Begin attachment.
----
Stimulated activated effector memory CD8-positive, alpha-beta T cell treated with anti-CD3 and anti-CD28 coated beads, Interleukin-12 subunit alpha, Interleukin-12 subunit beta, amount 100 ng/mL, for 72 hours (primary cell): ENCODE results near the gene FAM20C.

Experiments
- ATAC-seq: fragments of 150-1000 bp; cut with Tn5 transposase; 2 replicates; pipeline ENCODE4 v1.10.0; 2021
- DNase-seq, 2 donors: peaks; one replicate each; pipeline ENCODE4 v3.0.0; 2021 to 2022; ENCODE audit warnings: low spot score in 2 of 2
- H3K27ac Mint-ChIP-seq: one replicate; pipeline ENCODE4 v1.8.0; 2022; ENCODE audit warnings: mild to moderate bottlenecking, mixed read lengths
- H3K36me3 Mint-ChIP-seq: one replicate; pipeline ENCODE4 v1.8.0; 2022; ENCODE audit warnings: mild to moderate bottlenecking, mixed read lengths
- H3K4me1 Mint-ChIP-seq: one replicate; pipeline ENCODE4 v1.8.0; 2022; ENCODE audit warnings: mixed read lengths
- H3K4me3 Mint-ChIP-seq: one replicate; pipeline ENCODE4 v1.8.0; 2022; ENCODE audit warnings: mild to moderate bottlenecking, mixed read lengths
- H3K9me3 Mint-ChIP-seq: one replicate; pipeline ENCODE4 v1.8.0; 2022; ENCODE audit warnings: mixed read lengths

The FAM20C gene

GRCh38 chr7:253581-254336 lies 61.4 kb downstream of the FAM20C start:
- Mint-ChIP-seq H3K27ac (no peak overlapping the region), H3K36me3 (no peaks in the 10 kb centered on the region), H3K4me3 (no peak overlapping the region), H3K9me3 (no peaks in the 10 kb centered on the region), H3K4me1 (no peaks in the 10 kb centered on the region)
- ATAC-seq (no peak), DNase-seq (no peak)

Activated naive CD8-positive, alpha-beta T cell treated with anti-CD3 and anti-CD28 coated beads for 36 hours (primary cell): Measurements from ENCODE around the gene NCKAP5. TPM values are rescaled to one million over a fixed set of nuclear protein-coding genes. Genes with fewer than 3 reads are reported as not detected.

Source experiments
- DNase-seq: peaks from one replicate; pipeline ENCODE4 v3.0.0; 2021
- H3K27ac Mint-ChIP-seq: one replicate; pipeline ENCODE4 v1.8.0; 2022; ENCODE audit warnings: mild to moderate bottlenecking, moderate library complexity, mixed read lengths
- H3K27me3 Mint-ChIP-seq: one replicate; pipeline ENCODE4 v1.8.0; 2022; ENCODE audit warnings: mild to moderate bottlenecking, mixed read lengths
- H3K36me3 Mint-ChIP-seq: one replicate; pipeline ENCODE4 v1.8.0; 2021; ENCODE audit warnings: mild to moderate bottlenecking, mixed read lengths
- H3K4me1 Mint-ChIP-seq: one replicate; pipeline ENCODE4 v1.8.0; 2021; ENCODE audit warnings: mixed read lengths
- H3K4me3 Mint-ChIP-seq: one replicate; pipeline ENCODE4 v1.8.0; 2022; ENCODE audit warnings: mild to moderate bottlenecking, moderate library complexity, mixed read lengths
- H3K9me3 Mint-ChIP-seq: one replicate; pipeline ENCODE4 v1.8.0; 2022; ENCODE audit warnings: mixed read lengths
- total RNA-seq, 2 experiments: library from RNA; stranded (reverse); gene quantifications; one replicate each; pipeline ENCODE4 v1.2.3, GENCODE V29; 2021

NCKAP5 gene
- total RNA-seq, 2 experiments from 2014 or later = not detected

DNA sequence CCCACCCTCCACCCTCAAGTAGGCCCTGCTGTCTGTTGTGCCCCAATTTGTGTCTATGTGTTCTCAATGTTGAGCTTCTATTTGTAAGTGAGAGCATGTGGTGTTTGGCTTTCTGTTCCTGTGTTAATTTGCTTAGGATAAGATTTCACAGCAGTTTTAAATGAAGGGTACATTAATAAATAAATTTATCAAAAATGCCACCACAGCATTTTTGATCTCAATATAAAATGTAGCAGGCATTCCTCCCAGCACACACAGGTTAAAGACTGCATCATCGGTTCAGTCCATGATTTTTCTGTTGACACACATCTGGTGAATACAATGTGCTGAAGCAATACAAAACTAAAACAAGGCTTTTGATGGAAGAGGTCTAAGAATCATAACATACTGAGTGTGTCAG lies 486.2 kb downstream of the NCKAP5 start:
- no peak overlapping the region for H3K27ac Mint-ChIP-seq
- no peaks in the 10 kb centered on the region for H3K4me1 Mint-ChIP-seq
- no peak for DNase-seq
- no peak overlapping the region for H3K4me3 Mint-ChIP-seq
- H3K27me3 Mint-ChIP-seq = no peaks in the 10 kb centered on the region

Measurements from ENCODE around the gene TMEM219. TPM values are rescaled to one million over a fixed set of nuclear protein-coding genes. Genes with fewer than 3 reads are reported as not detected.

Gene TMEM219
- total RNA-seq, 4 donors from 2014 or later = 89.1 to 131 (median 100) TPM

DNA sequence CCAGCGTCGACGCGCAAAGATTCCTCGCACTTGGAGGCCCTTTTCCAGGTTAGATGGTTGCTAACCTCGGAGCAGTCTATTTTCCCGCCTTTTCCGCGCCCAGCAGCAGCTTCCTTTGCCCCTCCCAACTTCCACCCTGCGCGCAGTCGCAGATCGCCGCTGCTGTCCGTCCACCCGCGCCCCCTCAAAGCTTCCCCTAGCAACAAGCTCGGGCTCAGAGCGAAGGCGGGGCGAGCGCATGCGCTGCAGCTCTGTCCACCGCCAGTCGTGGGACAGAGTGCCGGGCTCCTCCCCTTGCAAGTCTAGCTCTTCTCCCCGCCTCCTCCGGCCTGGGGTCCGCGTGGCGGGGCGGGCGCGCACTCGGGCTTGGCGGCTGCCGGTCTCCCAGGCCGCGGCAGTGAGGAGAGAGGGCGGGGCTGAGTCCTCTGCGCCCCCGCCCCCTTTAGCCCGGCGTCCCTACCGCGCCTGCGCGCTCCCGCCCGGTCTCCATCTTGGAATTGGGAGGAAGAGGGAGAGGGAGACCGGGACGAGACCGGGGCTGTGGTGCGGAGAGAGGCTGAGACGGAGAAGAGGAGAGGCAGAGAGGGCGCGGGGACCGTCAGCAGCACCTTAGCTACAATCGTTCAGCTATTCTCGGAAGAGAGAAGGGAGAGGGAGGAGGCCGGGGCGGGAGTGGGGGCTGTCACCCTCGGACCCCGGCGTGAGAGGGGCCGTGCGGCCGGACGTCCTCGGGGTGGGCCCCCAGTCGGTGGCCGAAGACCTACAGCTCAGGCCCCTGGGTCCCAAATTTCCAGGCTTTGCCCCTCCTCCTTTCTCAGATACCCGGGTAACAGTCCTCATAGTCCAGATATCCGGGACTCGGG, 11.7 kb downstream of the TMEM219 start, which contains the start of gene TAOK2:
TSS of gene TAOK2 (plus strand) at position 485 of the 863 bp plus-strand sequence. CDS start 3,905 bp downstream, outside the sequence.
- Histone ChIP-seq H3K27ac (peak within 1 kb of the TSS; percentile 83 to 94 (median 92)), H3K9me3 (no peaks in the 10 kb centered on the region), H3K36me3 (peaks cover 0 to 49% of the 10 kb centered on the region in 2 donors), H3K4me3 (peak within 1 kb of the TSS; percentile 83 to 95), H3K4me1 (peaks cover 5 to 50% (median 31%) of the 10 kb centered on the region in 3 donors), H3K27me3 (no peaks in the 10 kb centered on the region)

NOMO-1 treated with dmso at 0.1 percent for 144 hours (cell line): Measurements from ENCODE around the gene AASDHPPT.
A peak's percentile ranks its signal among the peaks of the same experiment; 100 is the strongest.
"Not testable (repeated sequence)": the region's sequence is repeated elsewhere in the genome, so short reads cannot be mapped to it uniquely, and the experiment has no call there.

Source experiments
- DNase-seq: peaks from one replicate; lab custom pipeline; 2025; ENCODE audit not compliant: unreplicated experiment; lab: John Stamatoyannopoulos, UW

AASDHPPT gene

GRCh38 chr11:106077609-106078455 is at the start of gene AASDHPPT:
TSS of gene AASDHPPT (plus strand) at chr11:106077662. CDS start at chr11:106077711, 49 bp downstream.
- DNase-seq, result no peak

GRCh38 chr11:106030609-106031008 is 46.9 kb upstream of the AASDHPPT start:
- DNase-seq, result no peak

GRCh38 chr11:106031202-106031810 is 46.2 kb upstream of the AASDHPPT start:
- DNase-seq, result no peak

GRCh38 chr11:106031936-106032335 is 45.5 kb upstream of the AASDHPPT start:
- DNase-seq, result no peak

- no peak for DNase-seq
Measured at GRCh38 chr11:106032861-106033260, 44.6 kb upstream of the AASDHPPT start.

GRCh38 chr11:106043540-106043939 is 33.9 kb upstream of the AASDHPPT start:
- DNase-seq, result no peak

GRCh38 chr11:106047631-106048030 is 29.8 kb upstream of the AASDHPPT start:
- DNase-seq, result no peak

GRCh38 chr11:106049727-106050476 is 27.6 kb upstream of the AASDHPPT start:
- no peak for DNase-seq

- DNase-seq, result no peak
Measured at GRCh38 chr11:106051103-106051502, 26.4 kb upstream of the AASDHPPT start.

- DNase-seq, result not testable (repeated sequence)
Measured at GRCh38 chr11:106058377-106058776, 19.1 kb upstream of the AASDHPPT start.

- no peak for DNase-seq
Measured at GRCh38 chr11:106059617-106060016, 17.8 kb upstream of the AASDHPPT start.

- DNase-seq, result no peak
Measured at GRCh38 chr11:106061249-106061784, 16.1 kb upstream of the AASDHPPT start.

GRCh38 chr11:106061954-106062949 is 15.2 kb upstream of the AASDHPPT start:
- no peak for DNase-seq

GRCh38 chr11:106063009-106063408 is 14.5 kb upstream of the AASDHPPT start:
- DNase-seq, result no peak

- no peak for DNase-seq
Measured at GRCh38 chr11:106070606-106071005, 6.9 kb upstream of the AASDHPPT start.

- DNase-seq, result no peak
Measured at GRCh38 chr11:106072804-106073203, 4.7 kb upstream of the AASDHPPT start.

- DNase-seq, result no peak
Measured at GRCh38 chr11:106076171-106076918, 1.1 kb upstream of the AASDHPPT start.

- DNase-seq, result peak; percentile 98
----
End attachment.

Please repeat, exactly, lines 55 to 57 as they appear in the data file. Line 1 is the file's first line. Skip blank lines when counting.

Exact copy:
GRCh38 chr11:106043540-106043939 is 33.9 kb upstream of the AASDHPPT start:
- DNase-seq, result no peak

GRCh38 chr11:106047631-106048030 is 29.8 kb upstream of the AASDHPPT start: